A: I haven’t heard that proposed or discussed at all, at least not for EQ2, which is the only game I can speak with any authority on. Apologies if that’s not as interesting an answer as it could have been. :)
Q: You have for years been unable to stop the RMT sales of goods on your servers despite having a strict policy against such trades? How will you suddenly now be able to police the traditional servers to keep the secondary trades from happening there as well as on the officially sanctioned ones? Can you explain in more detail how this is suddenly possible? And if it is possible, why haven’t you used it up to now to eliminate the trading that is currently happening through third parties?
A: Thank you for asking this question. The issue of botters and cheaters is near and dear to me.
By way of explanation: Before I was the Senior Producer of EQ2, I was the Tech Director of EQ2. Before that, I was the Tech Director of EQ. Before that, I was a Dev on EQ. Before that, I was a TD or Dev on other stuff.
I like programming. I like it a lot. It’s a lot of fun.
I like catching cheaters. They make the game suck for the players we care about. Getting rid of them is a lot of fun.
Writing programs to catch cheaters is, by inference, therefore a whole lot of fun. :)
With a lot of help from our CS team, reports in game, reports on the boards, devs on our team, and a couple of devs elsewhere in SOE, we came up with a policing mechanism to help us significantly with the problem in EQ2.
So, we have that new policing mechanism. Once it was built, we unleashed it on a whole lot of unsuspecting botters a few weeks ago, netting us 700 or so very unhappy cheaters who can no longer play EQ2, in strikingly little effort.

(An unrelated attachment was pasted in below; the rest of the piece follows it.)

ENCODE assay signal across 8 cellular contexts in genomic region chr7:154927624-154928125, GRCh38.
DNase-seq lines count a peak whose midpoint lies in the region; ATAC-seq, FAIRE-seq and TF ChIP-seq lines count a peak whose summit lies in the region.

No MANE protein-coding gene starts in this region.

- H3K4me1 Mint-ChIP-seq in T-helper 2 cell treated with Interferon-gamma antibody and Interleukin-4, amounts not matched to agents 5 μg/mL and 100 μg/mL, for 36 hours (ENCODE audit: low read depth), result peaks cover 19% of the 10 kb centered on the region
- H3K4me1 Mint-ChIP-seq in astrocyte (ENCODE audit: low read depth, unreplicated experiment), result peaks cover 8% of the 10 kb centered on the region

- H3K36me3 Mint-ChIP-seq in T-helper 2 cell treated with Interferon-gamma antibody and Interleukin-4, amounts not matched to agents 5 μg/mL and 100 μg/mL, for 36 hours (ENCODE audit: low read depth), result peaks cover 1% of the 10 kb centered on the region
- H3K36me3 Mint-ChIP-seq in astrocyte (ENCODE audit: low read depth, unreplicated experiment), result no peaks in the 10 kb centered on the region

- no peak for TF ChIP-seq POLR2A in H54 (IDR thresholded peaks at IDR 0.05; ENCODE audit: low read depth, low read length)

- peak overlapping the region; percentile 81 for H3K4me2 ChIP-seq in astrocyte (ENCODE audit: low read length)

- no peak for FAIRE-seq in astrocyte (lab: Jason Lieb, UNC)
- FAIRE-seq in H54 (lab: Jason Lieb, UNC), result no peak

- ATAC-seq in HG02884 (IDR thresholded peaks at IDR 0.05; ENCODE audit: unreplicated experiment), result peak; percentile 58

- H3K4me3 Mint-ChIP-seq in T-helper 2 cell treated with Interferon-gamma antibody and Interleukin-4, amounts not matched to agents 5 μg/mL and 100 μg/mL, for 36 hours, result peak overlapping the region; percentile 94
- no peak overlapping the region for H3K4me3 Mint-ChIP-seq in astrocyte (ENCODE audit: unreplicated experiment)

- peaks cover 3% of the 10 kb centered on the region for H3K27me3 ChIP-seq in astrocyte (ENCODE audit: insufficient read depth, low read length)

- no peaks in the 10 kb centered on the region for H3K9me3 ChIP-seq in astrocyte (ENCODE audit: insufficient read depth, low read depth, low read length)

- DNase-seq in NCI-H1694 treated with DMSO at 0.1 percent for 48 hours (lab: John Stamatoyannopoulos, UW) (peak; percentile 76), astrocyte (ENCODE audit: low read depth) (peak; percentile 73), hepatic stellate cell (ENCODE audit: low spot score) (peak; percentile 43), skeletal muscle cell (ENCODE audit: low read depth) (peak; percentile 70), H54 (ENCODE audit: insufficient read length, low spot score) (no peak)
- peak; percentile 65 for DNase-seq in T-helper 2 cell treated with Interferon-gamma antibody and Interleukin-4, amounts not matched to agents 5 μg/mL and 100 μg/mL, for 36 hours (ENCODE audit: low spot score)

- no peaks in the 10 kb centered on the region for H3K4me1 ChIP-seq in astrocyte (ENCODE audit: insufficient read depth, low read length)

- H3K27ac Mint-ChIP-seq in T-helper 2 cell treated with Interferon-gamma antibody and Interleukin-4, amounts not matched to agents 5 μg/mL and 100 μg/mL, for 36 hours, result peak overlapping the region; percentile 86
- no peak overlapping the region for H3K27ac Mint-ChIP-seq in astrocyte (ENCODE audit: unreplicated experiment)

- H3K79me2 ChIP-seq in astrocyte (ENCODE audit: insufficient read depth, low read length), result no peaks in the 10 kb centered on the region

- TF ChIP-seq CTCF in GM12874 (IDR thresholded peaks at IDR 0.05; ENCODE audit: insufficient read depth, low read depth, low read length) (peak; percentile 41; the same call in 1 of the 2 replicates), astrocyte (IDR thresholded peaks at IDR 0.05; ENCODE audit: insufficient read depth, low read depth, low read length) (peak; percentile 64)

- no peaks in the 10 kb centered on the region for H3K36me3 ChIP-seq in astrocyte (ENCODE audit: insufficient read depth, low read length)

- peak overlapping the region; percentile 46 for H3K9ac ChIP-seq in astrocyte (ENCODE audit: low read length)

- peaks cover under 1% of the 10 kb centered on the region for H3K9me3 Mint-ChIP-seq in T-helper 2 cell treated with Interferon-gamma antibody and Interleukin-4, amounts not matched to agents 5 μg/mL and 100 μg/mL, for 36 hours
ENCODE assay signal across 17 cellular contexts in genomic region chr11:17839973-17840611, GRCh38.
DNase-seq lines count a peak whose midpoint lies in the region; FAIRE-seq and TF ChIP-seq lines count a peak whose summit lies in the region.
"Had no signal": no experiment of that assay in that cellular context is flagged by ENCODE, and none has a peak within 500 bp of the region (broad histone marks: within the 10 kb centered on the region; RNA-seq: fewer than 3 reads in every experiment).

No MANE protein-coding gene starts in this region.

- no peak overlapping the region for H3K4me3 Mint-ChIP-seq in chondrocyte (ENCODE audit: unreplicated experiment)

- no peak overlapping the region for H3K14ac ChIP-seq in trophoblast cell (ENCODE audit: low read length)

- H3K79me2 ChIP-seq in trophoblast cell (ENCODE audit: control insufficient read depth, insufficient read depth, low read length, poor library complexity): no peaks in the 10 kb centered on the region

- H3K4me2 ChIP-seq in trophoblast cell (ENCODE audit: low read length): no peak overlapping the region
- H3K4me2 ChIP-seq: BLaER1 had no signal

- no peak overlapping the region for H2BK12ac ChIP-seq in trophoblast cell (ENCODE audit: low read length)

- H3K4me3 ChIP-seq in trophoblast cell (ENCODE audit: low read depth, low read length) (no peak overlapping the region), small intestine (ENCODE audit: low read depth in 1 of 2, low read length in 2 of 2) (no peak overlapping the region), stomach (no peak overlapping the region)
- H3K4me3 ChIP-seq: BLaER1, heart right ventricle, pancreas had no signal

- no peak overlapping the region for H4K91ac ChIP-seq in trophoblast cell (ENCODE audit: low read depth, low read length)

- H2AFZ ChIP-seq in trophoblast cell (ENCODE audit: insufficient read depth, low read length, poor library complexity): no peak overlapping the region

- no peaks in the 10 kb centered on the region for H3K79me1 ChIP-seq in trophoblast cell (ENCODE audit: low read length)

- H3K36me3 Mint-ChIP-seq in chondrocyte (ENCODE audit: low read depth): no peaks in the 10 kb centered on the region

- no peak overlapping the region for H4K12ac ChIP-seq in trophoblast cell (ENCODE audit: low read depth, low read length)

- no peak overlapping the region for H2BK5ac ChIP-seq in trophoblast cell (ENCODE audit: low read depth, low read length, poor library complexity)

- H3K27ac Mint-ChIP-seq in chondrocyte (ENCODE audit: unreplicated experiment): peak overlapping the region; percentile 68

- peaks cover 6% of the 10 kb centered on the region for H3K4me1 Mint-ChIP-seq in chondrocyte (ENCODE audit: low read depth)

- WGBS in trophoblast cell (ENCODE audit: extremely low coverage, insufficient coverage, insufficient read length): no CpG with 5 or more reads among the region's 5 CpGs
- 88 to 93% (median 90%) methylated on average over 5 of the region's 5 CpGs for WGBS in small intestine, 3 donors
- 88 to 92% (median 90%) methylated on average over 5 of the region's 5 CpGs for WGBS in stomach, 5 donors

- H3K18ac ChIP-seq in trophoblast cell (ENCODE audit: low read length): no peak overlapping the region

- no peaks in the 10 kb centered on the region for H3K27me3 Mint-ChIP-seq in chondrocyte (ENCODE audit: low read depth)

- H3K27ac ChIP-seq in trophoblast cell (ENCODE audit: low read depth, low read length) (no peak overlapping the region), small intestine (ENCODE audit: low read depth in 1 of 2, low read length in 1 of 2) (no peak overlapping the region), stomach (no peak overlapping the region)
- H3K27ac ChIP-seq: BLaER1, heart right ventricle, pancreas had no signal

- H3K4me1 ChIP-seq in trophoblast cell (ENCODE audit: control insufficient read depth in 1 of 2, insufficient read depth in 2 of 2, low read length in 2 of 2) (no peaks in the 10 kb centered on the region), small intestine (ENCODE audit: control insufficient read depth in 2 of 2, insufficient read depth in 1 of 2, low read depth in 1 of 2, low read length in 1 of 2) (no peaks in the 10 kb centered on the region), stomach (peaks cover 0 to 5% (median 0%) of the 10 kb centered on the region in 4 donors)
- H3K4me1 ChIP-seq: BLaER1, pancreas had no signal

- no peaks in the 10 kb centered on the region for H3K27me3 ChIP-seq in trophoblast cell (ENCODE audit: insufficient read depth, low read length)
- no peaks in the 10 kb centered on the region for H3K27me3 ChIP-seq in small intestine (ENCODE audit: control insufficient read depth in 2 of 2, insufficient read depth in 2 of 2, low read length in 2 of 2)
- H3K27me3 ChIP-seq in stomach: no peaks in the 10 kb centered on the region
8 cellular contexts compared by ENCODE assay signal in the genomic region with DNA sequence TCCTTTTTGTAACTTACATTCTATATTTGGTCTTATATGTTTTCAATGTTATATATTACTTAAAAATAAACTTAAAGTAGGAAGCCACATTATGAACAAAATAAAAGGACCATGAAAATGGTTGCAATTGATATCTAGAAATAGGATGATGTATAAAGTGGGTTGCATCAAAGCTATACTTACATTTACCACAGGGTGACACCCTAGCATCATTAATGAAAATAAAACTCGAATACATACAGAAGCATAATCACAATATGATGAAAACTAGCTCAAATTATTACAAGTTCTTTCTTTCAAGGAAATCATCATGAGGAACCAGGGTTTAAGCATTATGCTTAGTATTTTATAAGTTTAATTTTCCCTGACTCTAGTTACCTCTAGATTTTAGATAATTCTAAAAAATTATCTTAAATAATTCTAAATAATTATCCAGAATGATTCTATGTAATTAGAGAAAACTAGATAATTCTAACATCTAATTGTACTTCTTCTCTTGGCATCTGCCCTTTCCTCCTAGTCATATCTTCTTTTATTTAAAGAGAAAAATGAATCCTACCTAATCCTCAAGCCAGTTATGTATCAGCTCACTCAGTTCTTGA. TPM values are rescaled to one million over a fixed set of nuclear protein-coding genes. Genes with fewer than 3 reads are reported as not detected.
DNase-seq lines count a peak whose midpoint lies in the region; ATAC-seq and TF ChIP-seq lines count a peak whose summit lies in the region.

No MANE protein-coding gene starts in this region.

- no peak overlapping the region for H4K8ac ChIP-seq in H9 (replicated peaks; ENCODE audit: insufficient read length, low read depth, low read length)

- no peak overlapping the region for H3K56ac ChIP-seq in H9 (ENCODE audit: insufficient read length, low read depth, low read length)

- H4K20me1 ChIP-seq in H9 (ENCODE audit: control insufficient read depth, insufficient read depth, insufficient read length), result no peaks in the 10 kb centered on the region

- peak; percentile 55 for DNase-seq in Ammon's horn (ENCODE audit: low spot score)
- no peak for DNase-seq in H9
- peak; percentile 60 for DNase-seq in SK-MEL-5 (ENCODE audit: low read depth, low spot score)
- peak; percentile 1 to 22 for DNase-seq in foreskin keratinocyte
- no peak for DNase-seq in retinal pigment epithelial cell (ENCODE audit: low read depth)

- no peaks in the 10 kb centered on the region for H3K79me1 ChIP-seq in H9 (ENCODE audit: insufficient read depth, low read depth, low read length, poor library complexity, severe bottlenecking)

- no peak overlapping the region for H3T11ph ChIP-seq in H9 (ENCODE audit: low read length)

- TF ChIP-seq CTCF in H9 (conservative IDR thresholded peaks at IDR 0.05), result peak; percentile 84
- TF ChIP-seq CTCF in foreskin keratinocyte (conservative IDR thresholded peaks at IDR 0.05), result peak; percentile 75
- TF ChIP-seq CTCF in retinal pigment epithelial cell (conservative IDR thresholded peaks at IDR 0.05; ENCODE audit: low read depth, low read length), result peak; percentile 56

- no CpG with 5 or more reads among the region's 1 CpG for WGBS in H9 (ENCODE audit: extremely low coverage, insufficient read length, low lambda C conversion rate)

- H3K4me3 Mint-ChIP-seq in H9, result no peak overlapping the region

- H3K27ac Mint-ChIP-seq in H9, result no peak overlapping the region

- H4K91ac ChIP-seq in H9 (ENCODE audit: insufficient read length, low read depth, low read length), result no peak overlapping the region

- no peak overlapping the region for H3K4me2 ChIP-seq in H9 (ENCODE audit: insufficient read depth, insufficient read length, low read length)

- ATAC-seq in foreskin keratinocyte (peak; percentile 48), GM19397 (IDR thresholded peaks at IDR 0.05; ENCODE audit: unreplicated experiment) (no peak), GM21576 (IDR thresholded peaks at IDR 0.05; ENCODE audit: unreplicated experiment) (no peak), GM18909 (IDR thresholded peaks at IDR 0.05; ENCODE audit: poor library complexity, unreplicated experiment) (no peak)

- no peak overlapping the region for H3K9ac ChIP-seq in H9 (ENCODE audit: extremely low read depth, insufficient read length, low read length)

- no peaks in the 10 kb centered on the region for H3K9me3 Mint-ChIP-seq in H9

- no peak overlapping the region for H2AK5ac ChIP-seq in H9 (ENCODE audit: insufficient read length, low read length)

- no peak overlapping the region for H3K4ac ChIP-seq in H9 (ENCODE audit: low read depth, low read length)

The 500 bans that we had done previously in EQ2 had taken months of investigation time. The 700 bans that followed in one blast took just a couple hours, and was 99.14% accurate.
Translation: We unbanned six people it caught by mistake. I talked to two of them on the phone over that weekend and apologized for the aggressiveness – They were amazingly nice about it, and we made sure they got a free month for their trouble.
Equally importantly, we learned exactly what it was about their actions that had caused us to make the mistake with all six, and were able to refine the tools to make sure it doesn’t happen to good customers like them again.
Interestingly, that sweep was aimed at botters and cheaters. It had the tangential effect of nearly wiping out the EQ2 gold inventory of two secondary market sales sites.
After we noticed this side effect, we asked Smed to confirm that we’d be able to continue using this new toolset in a future that included Station Exchange.
Smed’s response was: “Are you kidding? Even in that world, we’re not doing this to support cheaters. Make the tool better. And use it more.”
We are. And we will.
Q: Do you realistically believe all traders will just move to the sanctioned servers? What about the situation where a person who likes to buy things continues to stay on a server because the majority of his friends stay there? Won’t that person continue to look at the existing third parties to collect and sell him items? What about person who likes to buy items and gold to get ahead of the pack and thus doesn’t want to be on a server where everyone else will also be doing that? Won’t those people stay on the traditional servers despite their desire to buy items? Doesn’t that imply that there will continue to be a significant market for money and items even on the traditional servers? How will you handle this?
A: I think the majority of this question can be answered by the same answer I gave in the last one.
If people want to buy for real cash and there’s no one selling on their server, they’re not going to be able to be doing a whole lot of buying. (A lofty goal, for sure, but one we still have to hope to reach.)
Buying and selling on outside services isn’t going to suddenly get any safer or less likely to end up with one party or the other getting ripped off.
As such, we’ll continue to police it, thereby also enforcing that people are earning things on the standard servers.